Thursday, March 15, 2007

Doug MacDonald: Gentle Rain

Sea Breeze Records
By Ric Bang • Originally published in The Davis Enterprise, 3.15.07
Buy CD: Gentle Rain

Doug MacDonald is not new to the world of jazz. 

Born in Philadelphia and raised in Honolulu, he moved to the West Coast in 1982 and became a fixture, with periodic forays to New York and Las Vegas. He has played in groups of every size, from trios to big bands. 

He has been a sideman with dozens of organizations (George Shearing, Buddy Rich, Bill Holman and the Clayton/Hamilton Jazz Orchestra, to name a few); many famous vocalists; and some of the best guitarists in jazz (Joe Pass and Herb Ellis). MacDonald has been referred to as a "bop" guitarist, but his style really is more laid-back, mellow and swinging. 

The basic group performing on this release is a quartet: guitar, bass, piano and drums. Two different pianists were used: Ross Tompkins and Marty Harris. 

Five tracks feature a trio — guitar, piano and drums — and MacDonald plays solo guitar on "Gentle Rain." 

This is one of the best releases in the "casual enjoyment" genre I've heard in a long time. Eight tunes are familiar jazz standards that my generation grew up with, from "Once In A While" and "Baubles, Bangles and Beads" to "Picnic" and "I'm Getting Sentimental Over You." The ballads are wonderful for close dancing, and the arrangement of "Picnic" is particularly moving. 

Even the more up-tempo tracks — like "Idaho" — are danceable. The arrangements are excellent, as are the ensemble and solo work. 

And everything swings, thanks to the quality of the rhythm section — Harvey Newmark on bass, Jack LeComte on drums — that perfectly complements either pianist and MacDonald's guitar. 

You won't grow tired of this album.

The Bill Holman Band: Live

Jazzed Media
By Ric Bang • Originally published in The Davis Enterprise, 3.15.07
Buy CD: Live

Bill Holman and I were born within three months of each other, so he's had a lot to do with my love for jazz.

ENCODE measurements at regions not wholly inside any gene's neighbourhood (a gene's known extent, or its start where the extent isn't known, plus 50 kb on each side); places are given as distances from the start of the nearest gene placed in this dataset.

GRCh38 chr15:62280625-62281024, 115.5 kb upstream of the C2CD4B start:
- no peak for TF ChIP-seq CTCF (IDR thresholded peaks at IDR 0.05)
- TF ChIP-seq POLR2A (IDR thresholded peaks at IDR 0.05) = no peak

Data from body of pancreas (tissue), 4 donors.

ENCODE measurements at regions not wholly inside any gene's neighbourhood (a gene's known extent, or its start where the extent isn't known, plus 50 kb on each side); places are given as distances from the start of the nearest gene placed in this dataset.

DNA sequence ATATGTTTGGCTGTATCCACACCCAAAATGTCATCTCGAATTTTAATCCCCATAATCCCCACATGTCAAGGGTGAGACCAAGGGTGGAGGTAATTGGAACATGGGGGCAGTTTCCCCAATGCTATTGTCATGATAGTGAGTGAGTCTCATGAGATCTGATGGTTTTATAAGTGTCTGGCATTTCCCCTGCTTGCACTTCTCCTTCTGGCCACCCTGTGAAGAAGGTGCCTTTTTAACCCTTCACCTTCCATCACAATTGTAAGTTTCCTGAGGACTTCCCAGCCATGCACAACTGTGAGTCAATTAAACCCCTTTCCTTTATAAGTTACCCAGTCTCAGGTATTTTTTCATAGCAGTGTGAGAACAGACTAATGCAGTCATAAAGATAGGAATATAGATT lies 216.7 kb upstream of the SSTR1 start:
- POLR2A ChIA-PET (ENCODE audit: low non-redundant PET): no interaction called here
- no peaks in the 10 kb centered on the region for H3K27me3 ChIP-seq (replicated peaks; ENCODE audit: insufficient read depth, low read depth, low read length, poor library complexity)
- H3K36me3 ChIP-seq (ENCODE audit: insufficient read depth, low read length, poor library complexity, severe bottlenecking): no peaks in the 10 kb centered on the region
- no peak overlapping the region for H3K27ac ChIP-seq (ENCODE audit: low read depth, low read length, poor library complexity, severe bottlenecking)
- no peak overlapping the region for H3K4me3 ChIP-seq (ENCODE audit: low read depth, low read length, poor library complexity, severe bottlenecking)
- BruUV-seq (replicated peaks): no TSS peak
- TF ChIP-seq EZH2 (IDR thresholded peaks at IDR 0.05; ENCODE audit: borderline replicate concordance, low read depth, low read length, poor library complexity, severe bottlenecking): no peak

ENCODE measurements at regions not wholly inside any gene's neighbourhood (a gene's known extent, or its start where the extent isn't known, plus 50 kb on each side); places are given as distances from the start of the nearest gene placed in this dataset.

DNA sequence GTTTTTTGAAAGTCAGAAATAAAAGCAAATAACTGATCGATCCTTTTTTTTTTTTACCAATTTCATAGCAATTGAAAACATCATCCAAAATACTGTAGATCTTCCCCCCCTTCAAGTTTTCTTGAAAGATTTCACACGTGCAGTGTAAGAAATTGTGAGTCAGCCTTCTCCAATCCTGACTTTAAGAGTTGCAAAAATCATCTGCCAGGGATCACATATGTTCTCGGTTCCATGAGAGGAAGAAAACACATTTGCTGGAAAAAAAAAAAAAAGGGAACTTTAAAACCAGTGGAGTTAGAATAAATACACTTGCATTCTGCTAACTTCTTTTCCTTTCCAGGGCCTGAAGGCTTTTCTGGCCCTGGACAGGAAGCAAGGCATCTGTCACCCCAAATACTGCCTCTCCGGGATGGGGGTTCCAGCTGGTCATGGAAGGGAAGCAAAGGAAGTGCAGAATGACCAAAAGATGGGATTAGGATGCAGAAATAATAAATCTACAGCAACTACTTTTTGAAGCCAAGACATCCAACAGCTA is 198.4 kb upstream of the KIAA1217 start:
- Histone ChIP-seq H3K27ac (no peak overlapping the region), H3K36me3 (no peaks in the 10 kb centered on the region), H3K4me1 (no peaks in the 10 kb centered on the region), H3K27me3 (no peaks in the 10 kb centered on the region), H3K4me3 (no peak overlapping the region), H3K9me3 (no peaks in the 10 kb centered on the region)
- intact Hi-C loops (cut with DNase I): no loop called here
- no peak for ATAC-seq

Holman was born and schooled in California, took up the clarinet and tenor sax in high school, and was leading his own band while still a teenager. After serving in the U.S. Navy, where he studied engineering, he decided that he really wanted to write music for the big jazz bands that prevailed in the 1940s. 

He studied at the Westlake College of Music in Los Angeles, and was a key contributor to the West Coast Jazz movement during the '50s, playing with bands led by Ike Carpenter, Shorty Rogers and Shelly Manne, and writing arrangements for Charlie Barnet. Holman began his long association with Stan Kenton in 1952 and became his chief arranger, writing most of the band's library. 

Over the next 25 years, Holman played with or wrote arrangements for almost every big band in existence, including Doc Severinsen's Tonight Show Orchestra. In his spare time, Holman wrote for vocalists such as Tony Bennett, Mel Torme, Sarah Vaughn, June Christy and Anita O'Day. 

He did the arranging for Natalie Cole's Grammy winning "Unforgettable" album, and received one of his Grammy Awards for his arrangement of "Take The 'A' Train" for Doc Severinsen's. 

The point: Even if you didn't know it, if you like jazz, you've been exposed to Holman most of your life. Thank goodness he has made some great recordings over the years: Great Big Band in the 1960s, The Bill Holman Band in the late '80s, A View From The Side and Brilliant Corners during the '90s ... and — the subject at hand —this release in 2005. 

Whatever Homan does, concerts or recording sessions, he has his pick of musicians. They stand in line just for a chance to play his arrangements, which create a symbiosis between baroque textures and modern jazz harmonics. 

Holman wrote all the arrangements on this CD. "Woodrow," done in memory of Woody Herman, works his "Blue Fame" theme song into a swinging melody. "A Day In The Life," another swinger, is a perfect example of how Holman combines styles. 

"Bary Me Not" salutes longtime associate Gerry Mulligan, while "Zoot 'n' Al" is in memory of Zoot Sims and Al Cohn, two of the "four brothers" who played with Herman when Holman also was a member. 

The album's most interesting chart is "Donna Lee," one of the bop lines played by Dizzy Gillespie and Charlie Parker, who always did it at a blazing tempo. Holman's arrangement slows it down a bit, which permits the listener to realize just how complex and swinging this composition was. 

The remaining tracks, all originals by Holman, further reinforce his genius. 

Not to be missed.

Taylor/Fidyk Big Band: Live at Blues Alley

OA2 Records
By Ric Bang • Originally published in The Davis Enterprise, 3.15.07
Buy CD: Live at Blues Alley

You probably aren't familiar with either Mark Taylor or Steve Fidyk, but you'll want to be after listening to this wonderful release. 

Taylor is a composer/ arranger who got his start doing charts for the Stan Kenton orchestra; Fidyk is a percussionist who has played in many of the great jazz groups and in back-up bands for innumerable vocal artists. They met while both were members of the Army Blues, a well known military band. 

This CD, only their second release, was done live at Blues Alley in Washington, D.C. 

The group is a standard big band: five saxes, four trumpets, four trombones and a rhythm section consisting of piano, bass and drums. All but one of the tracks were arranged by Taylor; Fidyk did the arrangement of "When Johnny Comes Marching Home."